Everything will be all right, even in the face of the most horrid fear.  Worse comes to worst you’ll cry and cry or hurt and hurt, maybe not even make it a quarter the way to the bar; but you did well, anyway.  Perfectly, even; you always do.  You’re doing it right now.

It’s not always easy, but often it can be.

If I saw the world as a foreign body, unable to be traversed, I would be full of fear.  Luckily, I no longer understand that notion (unfortunately, fear has infinite mediums to manifest in, thus I am, to be sure, not fear-free just yet).  How can I be looking at something foreign, when I am an active part of it?  When it looks back at me and communicates with me?  When the wind rustles the leaves, it isn’t a noise; it’s something speaking to you.  When a little child waves at you, it’s more than nice to wave back.  It makes both of you smile.  And we all like to smile; it’s like our hearts are connecting again.

When a bad situation arises, it is often explained away by referring to other things.  If it’s a good situation, it doesn’t seem to call for as much explaining.  If you follow causality outwards from a situation, you’ll likely get really confused.  Understandably.  It just keeps going — for ages.  I can’t see where it ends.  Can you?  This situation is here, now; it is synchronous and what “caused” it might, sometimes, just be an idea we make to explain things away.  But you created the situation too; you and lots of other things.  We are Creators, after all; it shouldn’t be so easy to forget that.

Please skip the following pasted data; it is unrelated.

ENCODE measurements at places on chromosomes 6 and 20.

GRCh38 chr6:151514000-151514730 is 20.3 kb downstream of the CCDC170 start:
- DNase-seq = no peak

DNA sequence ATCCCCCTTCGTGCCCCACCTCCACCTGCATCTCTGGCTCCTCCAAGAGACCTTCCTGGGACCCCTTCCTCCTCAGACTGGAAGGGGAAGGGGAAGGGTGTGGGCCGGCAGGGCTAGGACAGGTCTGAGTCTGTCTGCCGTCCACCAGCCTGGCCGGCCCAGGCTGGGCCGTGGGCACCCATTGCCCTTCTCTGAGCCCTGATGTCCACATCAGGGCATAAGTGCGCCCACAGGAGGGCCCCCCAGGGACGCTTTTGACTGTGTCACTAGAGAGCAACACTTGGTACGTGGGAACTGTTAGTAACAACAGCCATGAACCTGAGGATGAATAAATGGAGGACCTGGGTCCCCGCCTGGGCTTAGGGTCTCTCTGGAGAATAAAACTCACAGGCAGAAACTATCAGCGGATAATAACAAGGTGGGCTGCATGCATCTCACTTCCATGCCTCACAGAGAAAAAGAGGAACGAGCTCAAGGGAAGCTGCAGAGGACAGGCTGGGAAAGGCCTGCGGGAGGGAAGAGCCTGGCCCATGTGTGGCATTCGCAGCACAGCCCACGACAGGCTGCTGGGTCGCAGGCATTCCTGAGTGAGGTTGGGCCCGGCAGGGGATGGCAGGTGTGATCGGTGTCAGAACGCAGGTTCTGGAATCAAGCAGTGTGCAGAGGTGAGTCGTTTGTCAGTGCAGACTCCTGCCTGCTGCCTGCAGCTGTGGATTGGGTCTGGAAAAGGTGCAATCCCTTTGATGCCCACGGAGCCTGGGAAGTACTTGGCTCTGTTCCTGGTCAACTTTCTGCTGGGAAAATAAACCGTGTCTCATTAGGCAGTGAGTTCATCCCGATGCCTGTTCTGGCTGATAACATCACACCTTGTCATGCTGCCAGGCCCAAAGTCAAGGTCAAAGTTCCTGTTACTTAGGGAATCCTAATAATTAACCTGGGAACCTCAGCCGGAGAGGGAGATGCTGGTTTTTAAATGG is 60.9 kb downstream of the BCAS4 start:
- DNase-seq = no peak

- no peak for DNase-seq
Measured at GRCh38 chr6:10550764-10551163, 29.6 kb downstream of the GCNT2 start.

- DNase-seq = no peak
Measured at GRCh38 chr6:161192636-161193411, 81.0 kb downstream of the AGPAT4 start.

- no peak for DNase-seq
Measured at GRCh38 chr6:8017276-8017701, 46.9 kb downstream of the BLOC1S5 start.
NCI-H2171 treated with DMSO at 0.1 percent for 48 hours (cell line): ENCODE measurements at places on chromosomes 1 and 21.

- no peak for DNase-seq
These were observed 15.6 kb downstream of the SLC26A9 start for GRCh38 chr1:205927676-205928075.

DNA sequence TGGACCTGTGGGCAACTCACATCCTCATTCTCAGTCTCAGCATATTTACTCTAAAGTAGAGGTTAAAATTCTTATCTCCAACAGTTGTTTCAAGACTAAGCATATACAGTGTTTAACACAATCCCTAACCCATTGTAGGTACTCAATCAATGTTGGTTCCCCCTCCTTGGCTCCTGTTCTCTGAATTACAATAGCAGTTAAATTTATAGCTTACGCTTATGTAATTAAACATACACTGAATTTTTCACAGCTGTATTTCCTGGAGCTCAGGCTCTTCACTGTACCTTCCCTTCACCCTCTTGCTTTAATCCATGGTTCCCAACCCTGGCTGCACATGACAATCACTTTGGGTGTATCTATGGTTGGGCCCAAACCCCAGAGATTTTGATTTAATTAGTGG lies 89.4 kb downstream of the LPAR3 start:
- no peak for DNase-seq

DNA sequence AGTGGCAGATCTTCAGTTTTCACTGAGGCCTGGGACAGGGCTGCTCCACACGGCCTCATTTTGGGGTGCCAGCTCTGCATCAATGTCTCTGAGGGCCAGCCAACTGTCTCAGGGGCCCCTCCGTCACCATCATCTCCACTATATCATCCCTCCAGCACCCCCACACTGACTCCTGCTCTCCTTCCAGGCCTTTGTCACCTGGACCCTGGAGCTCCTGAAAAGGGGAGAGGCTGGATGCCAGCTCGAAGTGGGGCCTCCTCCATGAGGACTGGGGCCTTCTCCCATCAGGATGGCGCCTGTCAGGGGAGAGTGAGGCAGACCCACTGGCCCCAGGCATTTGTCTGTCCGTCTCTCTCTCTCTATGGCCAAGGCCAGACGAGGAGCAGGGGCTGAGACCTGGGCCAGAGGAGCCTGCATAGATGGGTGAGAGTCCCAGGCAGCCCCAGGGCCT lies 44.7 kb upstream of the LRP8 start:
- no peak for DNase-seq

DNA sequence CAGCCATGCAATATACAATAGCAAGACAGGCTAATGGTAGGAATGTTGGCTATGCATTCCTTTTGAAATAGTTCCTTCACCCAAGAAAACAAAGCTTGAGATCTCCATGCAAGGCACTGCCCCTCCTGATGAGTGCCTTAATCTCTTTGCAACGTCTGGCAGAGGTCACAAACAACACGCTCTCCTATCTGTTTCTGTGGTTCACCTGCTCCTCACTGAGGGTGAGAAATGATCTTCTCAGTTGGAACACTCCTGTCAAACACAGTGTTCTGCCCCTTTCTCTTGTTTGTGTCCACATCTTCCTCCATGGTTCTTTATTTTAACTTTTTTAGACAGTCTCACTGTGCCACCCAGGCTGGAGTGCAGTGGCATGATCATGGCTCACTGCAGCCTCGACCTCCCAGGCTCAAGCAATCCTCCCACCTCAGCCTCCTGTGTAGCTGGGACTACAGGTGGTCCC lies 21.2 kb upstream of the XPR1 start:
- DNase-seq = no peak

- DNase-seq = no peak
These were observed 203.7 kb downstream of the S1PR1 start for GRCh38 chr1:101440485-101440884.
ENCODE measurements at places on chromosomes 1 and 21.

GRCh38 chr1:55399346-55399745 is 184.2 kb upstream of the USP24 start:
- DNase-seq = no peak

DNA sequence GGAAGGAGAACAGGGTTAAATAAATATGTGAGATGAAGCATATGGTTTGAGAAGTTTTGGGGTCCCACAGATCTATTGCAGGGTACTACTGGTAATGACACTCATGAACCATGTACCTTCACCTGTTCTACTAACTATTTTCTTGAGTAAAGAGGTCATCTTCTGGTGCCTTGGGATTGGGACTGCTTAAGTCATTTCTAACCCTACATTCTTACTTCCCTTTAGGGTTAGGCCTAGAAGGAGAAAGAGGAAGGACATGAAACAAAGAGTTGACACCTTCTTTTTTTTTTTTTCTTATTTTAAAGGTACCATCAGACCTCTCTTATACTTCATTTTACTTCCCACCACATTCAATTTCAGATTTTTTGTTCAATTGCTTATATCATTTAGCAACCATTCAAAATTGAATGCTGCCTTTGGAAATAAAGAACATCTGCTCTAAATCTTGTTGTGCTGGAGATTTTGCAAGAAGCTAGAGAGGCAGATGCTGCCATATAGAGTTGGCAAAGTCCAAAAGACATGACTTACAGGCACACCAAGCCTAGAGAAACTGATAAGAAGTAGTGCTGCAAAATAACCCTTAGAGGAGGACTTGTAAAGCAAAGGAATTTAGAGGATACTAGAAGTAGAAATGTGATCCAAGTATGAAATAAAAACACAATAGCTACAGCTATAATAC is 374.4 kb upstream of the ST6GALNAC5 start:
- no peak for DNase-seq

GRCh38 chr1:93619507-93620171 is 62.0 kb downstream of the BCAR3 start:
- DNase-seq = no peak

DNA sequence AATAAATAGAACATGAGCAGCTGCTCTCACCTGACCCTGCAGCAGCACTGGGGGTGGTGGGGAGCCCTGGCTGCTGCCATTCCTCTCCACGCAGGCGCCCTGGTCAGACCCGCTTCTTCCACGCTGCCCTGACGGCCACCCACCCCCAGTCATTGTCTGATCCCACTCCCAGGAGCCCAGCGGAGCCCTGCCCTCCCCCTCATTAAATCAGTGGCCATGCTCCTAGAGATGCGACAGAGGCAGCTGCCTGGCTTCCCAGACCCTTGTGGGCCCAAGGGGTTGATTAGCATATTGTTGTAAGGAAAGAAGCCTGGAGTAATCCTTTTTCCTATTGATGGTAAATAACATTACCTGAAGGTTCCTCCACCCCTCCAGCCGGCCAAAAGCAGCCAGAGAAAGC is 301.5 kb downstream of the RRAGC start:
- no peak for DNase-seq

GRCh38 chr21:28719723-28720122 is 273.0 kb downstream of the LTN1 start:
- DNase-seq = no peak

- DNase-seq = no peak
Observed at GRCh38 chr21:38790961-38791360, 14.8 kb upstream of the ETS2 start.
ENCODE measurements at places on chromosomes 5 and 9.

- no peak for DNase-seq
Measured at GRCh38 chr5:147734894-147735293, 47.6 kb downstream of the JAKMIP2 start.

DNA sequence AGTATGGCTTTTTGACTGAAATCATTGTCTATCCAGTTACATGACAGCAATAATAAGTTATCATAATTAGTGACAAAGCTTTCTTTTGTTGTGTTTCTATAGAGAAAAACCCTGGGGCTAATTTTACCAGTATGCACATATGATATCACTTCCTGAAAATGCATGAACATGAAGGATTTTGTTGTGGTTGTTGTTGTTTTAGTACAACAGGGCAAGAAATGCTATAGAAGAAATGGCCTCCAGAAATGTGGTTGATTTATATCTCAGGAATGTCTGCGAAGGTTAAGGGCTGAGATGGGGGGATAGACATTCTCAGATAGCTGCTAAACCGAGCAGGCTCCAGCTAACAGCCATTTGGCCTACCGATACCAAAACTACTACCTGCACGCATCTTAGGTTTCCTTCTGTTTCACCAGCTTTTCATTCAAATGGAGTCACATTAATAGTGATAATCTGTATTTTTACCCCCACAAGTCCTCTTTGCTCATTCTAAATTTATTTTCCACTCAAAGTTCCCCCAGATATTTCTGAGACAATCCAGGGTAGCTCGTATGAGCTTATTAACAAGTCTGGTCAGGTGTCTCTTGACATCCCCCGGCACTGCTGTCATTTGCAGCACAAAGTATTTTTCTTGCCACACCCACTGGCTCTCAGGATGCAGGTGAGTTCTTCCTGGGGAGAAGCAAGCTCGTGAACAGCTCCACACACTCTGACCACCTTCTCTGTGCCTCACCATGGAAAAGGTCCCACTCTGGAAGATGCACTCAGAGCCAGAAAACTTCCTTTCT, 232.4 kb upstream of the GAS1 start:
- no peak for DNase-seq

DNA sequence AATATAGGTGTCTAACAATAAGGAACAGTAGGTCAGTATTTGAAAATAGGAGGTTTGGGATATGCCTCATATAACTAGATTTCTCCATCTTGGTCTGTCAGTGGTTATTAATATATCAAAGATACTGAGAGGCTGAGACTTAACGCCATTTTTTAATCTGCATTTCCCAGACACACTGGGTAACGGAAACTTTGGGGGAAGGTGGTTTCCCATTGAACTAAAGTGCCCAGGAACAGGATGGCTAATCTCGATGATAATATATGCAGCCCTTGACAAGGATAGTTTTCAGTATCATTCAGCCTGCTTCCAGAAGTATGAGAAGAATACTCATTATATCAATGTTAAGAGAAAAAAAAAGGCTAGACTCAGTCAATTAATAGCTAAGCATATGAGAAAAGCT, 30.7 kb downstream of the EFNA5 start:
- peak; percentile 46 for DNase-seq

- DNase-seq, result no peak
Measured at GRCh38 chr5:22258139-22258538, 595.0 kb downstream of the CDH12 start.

Perhaps the test is not to be responsible for what is created, but to accept and be conscious of what you’ve helped bring about and what you potentially can bring about, be it good, bad or really, nastily ugly.  It is what it is. Look it in the eye and say hello, because if you walk right past it you’ll never know.  She might have been thinking the same thing.

If I had a child and it said, “Dad, what’s something that might help me through life?”  I’d reply by saying, “Well, when you point your finger at someone, try to be aware — most of the time you’re pointing it at yourself.  But that’s all right; it’s an old habit, hard to deviate from.  Just keep it in mind and realise that we learn from each other because we are each other, in a sense.  Fear tends to come from oneself.”

The child might look at me boggle-eyed and laugh, but nonetheless that’s one little key I’d try to pass on over time (A key I’d make sure I refined if it got a little rusty and stopped opening doors).  And in turn, hopefully, the kid would tell me not to take everything so damn seriously and to always remember to have a laugh.  And I’d be looking myself right in the eyes when I did have a laugh in response.  Because it’s a funny game, this thing we play with one another and with the world.  When we were kids, it wasn’t nearly as scary though, was it?

We learn from each other.

No comments:

Post a Comment